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5 ways to know your job interview went well

The hiring manager will probably consider you for the job if any of this happens during the job interview. Read on.

Waiting for the hiring manager's feedback after a job interview.

To be honest, figuring out your performance in a job interview isn’t always easy. The desire to get the job may becloud your sense of judgment and you may not be objective enough to assess yourself as much as you should.

However, there are signs to show that you performed well in a job interview and that the hiring manager may consider you over others.

If you notice the followings during or after the job interview, be rest assured the employer is seriously considering you.


If your job interview felt more like a relaxed conversation between you and the hiring manager rather than a formal interrogation, you’ve probably impressed the employer in some ways during the conversation. The point here is that, when you impress the hiring managers in an interview, they might get less formal with you and take the conversation to a whole new level.

As you respond to the interview questions, you should also watch out for the interviewers’ feedback. You can look out for their body language to your responses, if they are fully engaged and give positive affirmations to almost everything you say, they will likely consider you for the job.


If during the job interview the hiring managers discuss how your skill and expertise would be useful for the company’s upcoming project, it means you already have one leg in. What this means is that you have made a substantial impression for the employer to include you in their future plan and even discuss it with you.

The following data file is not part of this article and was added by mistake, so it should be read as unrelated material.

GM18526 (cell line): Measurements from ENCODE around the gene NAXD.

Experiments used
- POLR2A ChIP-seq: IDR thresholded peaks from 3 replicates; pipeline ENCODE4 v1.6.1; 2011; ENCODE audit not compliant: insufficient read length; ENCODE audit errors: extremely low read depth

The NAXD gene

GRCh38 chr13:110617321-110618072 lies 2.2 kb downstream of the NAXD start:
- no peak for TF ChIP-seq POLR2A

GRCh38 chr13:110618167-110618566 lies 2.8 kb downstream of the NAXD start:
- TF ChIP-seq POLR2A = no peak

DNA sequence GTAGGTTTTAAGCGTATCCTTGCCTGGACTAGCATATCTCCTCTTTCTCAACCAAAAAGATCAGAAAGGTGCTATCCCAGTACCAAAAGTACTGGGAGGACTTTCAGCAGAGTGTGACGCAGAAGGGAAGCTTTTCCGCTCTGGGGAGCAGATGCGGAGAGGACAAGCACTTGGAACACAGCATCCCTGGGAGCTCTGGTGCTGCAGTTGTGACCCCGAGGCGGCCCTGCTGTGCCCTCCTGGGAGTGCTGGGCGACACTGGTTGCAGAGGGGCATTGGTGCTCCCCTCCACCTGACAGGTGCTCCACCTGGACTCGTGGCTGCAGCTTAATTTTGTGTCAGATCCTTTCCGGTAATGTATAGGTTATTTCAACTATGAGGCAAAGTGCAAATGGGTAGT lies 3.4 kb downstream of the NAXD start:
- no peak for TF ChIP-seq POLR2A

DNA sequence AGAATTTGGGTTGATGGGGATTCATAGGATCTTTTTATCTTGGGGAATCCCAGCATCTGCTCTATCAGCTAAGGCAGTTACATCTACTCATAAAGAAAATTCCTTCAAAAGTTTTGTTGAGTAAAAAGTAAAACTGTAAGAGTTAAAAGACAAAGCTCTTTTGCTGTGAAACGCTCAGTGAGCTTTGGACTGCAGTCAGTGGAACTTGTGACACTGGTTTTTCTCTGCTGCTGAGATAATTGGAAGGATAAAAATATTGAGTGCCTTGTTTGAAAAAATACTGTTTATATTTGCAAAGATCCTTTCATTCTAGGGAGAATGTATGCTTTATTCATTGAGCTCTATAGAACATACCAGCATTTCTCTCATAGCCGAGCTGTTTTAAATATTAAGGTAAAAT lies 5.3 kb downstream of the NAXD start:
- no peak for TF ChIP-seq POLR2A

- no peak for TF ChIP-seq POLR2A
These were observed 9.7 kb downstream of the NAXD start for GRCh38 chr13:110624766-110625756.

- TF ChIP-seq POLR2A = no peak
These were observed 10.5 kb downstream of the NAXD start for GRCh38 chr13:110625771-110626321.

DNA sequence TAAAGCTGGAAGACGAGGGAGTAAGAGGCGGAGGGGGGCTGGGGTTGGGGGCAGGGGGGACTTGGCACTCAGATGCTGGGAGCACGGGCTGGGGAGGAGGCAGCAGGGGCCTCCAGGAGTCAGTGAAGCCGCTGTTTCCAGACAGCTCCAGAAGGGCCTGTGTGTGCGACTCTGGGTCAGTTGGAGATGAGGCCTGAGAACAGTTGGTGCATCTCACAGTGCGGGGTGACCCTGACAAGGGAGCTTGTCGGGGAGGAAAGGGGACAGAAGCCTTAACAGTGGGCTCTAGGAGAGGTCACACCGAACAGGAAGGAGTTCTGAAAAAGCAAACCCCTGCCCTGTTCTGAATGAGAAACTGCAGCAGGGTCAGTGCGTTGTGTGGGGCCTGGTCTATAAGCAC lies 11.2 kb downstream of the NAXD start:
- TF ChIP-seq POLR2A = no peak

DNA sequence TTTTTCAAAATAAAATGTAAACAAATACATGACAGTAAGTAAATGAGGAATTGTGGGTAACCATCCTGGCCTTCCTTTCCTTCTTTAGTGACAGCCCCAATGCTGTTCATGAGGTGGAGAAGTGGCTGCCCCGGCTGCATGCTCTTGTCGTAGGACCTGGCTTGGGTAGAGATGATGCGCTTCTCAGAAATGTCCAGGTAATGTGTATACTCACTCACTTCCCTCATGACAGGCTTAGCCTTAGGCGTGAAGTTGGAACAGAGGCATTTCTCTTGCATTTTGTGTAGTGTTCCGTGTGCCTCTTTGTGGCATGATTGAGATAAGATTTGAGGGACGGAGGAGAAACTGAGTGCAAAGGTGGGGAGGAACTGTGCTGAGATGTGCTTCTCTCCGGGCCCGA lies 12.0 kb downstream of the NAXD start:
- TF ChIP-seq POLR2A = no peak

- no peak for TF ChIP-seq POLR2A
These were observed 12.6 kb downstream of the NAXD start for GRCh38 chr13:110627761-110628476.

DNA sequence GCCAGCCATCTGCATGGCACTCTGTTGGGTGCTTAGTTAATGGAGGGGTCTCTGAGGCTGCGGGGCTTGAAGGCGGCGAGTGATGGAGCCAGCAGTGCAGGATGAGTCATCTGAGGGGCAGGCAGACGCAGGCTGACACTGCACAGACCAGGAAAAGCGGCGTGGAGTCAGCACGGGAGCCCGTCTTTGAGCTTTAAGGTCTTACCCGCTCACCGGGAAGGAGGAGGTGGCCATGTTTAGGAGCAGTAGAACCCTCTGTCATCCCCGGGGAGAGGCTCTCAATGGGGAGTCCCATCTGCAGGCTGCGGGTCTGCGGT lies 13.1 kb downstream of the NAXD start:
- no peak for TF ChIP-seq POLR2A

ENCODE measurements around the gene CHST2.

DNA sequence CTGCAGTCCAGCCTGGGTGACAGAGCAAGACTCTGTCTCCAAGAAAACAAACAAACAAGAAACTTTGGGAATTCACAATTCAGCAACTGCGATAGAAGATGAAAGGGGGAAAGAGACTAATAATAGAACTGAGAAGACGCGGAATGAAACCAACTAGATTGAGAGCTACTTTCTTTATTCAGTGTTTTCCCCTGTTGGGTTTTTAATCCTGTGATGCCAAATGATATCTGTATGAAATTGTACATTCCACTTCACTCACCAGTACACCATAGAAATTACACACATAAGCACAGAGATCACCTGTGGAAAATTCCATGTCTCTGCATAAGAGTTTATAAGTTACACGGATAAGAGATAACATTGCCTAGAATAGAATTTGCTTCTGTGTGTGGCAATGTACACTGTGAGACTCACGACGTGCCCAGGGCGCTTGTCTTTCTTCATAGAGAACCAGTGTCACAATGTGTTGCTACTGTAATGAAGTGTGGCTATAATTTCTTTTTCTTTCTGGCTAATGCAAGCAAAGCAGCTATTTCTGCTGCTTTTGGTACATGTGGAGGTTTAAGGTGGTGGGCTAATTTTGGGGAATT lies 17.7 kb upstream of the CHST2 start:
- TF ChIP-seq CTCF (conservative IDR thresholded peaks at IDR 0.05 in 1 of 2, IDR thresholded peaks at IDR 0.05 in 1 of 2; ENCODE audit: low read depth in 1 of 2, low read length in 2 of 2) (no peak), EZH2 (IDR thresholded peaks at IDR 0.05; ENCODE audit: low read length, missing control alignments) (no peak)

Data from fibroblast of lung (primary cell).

Some job interviews come in stages just to eliminate those candidates the company considers misfit for the job. However, if you get invited to a second job interview, it means you did a good job in the first one. All you just need to do is to prepare for the second interview than the first, you might impress them further and meet the Chief Executive Officer after the conversation.


’When would you like to resume if we eventually employ you.’’ This question may suggest that you’re being considered for the job but the conditional clause in the sentence shows uncertainty.

However, if the question comes without the conditional clause, it shows the hiring manager is willing to know about your schedule and availability to determine when you’ll officially join the organization.


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